Companies on the hunt for comprehensive project management and issue tracking tooling aren’t exactly short of options, with the likes of Atlassian’s Jira serving software development teams well for more than two decades.
Plenty of other players have entered the fray in the intervening years too, from Basecamp, Asana and Linear, to Monday.com and Jira’s sibling Trello. But they all have one common shortcoming — they are proprietary platforms that lack the flexibility and code transparency required for many modern enterprise settings.
And this is where Plane is looking to set itself apart from the established incumbents, with an open source product development and management platform for managing “issues, sprints, and product roadmaps with peace of mind,” the company proclaims.
Co-founder and CEO Vamsi Kurama says the number one advantage of being open source is privacy and security — companies can have complete control over their data, with full visibility into the inner-workings of the Plane platform.
“That our software can be hosted by our customers on their own infrastructure, with all the protections from the public internet, is a key driver for Plane’s adoption,” Kurama told TechCrunch. “Then there’s the transparency of code, our auditability and our pretty open conversations for what we are building, how and why — this assures customers of our stance and longevity.”
Founded last November by brothers Vamsi and Vihar Kurama, the initial Plane GitHub repository actually preceded the formal launch by several months, though it was primarily an internal tool to help the creators deal with various pain-points they suffered when managing clients at a previous IT consulting company they worked at.
Through various iterations, Plane went live 12 months ago, and today it offers features such as issue planning and tracking, with the option to customize the project layout for list, Kanban and calendar views. It also supports sprint planning with “cycles” replete with insights on progress, and the ability to break down larger projects into modular chunks that can be assigned to specific teams or personnel.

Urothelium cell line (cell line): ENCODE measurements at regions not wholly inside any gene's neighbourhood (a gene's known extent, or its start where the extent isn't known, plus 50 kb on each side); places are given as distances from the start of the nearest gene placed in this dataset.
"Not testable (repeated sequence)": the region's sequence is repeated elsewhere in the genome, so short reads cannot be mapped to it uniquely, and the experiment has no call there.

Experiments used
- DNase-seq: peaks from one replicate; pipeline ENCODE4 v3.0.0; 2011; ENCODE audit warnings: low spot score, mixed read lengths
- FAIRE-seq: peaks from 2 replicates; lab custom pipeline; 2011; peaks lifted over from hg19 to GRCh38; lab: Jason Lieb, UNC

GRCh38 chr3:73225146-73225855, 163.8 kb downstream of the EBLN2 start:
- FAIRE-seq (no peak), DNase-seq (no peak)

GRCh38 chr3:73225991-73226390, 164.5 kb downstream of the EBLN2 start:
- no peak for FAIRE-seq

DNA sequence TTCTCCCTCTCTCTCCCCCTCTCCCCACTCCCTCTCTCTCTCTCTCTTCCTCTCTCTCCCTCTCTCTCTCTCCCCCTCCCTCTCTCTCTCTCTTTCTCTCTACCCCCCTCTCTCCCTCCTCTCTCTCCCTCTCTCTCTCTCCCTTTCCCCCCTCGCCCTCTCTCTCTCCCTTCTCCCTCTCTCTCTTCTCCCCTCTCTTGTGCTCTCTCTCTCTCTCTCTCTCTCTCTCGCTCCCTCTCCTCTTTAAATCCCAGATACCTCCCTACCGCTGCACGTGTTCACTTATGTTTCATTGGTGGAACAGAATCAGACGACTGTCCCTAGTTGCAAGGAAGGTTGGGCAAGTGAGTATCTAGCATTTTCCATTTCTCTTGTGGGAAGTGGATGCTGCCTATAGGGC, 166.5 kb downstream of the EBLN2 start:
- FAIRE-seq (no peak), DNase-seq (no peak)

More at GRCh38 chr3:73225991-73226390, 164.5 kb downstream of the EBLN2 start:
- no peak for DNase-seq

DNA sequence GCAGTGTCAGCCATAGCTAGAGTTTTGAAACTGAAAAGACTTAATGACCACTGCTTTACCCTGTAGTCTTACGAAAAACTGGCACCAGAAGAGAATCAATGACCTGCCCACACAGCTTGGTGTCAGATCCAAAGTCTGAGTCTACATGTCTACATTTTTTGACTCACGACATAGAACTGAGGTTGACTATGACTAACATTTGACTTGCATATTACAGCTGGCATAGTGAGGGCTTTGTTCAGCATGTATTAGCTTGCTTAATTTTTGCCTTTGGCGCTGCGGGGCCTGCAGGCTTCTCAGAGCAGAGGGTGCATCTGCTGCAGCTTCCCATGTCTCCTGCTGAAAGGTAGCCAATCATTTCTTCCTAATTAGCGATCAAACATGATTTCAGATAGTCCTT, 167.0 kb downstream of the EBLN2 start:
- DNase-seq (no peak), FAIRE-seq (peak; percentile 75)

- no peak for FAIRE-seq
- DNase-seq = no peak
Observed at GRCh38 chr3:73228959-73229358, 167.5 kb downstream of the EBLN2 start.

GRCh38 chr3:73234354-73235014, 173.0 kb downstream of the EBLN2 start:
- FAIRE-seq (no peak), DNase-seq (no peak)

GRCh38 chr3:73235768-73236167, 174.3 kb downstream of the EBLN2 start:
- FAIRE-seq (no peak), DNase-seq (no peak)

The company has continued to iterate the product since its launch, recently introducing a new “quick add” option to allow developers to add an issue from just about anywhere on the platform.
Under the hood, Plane also supports bi-directional synchronization with GitHub Issues, with additional integration with Slack so users can easily transfer issues into Plane.
There’s no denying that it’s still early days in terms of being able to match the incumbents in the space, which is why Plane has now raised $4 million in a seed round funded entirely by OSS Capital, a venture capital (VC) firm that invests in startups that create commercial open source alternatives to established proprietary products, such as Notion, Airtable, Calendly, Unity and even Bloomberg Terminal.
The fresh cash injection will help Plane turbo-charge its product development in the coming year, including a new feature called Vault for engineering teams to store and share authentication “secrets” securely.
And while Plane is web-only today for its cloud users, the company is working to bring Mac, Windows, Android and iOS clients to market by the middle of next year.
As for monetization, Plane is currently iterating on various pricing plans, which will include managed services on its hosted cloud plan, as well as enterprise-grade features for those who choose to self-host.
“We are already talking to enterprises who are on the Community edition about a managed cloud version which, depending on demand, should come out in the later half of next year,” Kurama said.
It is worth noting that Plane has made its product available under a GNU Affero General Public License (AGPL) v3.0, which is known as “copyleft.” While this is very much a recognized open source license, it has certain restrictions which might not appeal to some commercial companies — the main issue being that any derivative projects must be released under the same terms of the original AGPL license.
This all ties in to another trend of late, whereby commercial open source companies have had to transition from “permissive” licenses such as Apache or MIT to copyleft licenses to protect themselves from others building businesses off the back of their software while contributing nothing back. Indeed, just this month Element moved the decentralized communication protocol Matrix from an Apache to an AGPL license, similar to what Grafana did two years previous.
“While some enterprises do have a strict no-AGPL policy, we foresee most enterprise prospects adopting Plane for its community contributions, compared to a more ‘closed’ license,” Kurama said. “We are a community-first project and are investing heavily into making contributions easy, which, in my experience, assures enterprises of a more secure and supported project.”
So in many ways, Plane is just future-proofing its business — it wants to encourage community participation while protecting its bottom line. And in its defense, the company is doing so from the get-go rather than performing a “bait and switch” through changing its license further down the road.
“For those who do want a more closed license, we will offer dual-licensing or custom licensing options in the future,” Kurama added.